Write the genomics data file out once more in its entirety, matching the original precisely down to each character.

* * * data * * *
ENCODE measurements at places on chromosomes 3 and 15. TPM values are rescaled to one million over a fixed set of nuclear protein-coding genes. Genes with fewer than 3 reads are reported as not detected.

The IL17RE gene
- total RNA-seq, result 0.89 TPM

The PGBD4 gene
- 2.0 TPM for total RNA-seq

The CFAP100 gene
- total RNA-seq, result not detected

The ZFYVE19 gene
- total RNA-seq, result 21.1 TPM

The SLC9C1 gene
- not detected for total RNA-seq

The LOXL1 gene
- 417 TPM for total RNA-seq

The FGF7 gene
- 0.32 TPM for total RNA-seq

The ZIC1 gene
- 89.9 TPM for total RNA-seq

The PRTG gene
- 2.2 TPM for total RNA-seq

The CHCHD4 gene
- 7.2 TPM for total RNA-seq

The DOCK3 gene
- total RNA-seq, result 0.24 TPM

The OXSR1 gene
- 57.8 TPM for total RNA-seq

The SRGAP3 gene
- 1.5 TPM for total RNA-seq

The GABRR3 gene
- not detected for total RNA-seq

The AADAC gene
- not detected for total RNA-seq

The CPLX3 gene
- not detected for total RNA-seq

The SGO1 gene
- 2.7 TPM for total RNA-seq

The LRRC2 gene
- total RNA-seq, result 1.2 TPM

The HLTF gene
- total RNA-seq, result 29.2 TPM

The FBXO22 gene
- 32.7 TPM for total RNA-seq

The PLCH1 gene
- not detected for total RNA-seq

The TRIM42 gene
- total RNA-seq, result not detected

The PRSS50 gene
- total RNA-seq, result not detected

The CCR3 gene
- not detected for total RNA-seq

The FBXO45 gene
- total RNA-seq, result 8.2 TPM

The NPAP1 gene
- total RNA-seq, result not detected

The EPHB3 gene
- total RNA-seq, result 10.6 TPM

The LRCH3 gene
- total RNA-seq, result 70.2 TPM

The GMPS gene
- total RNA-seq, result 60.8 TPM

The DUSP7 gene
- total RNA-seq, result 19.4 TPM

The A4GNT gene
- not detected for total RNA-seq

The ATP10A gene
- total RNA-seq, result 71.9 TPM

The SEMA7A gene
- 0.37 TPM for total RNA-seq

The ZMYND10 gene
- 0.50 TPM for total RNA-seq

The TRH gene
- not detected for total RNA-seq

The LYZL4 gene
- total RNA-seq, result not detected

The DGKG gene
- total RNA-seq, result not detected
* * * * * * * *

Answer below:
ENCODE measurements at places on chromosomes 3 and 15. TPM values are rescaled to one million over a fixed set of nuclear protein-coding genes. Genes with fewer than 3 reads are reported as not detected.

The IL17RE gene
- total RNA-seq, result 0.89 TPM

The PGBD4 gene
- 2.0 TPM for total RNA-seq

The CFAP100 gene
- total RNA-seq, result not detected

The ZFYVE19 gene
- total RNA-seq, result 21.1 TPM

The SLC9C1 gene
- not detected for total RNA-seq

The LOXL1 gene
- 417 TPM for total RNA-seq

The FGF7 gene
- 0.32 TPM for total RNA-seq

The ZIC1 gene
- 89.9 TPM for total RNA-seq

The PRTG gene
- 2.2 TPM for total RNA-seq

The CHCHD4 gene
- 7.2 TPM for total RNA-seq

The DOCK3 gene
- total RNA-seq, result 0.24 TPM

The OXSR1 gene
- 57.8 TPM for total RNA-seq

The SRGAP3 gene
- 1.5 TPM for total RNA-seq

The GABRR3 gene
- not detected for total RNA-seq

The AADAC gene
- not detected for total RNA-seq

The CPLX3 gene
- not detected for total RNA-seq

The SGO1 gene
- 2.7 TPM for total RNA-seq

The LRRC2 gene
- total RNA-seq, result 1.2 TPM

The HLTF gene
- total RNA-seq, result 29.2 TPM

The FBXO22 gene
- 32.7 TPM for total RNA-seq

The PLCH1 gene
- not detected for total RNA-seq

The TRIM42 gene
- total RNA-seq, result not detected

The PRSS50 gene
- total RNA-seq, result not detected

The CCR3 gene
- not detected for total RNA-seq

The FBXO45 gene
- total RNA-seq, result 8.2 TPM

The NPAP1 gene
- total RNA-seq, result not detected

The EPHB3 gene
- total RNA-seq, result 10.6 TPM

The LRCH3 gene
- total RNA-seq, result 70.2 TPM

The GMPS gene
- total RNA-seq, result 60.8 TPM

The DUSP7 gene
- total RNA-seq, result 19.4 TPM

The A4GNT gene
- not detected for total RNA-seq

The ATP10A gene
- total RNA-seq, result 71.9 TPM

The SEMA7A gene
- 0.37 TPM for total RNA-seq

The ZMYND10 gene
- 0.50 TPM for total RNA-seq

The TRH gene
- not detected for total RNA-seq

The LYZL4 gene
- total RNA-seq, result not detected

The DGKG gene
- total RNA-seq, result not detected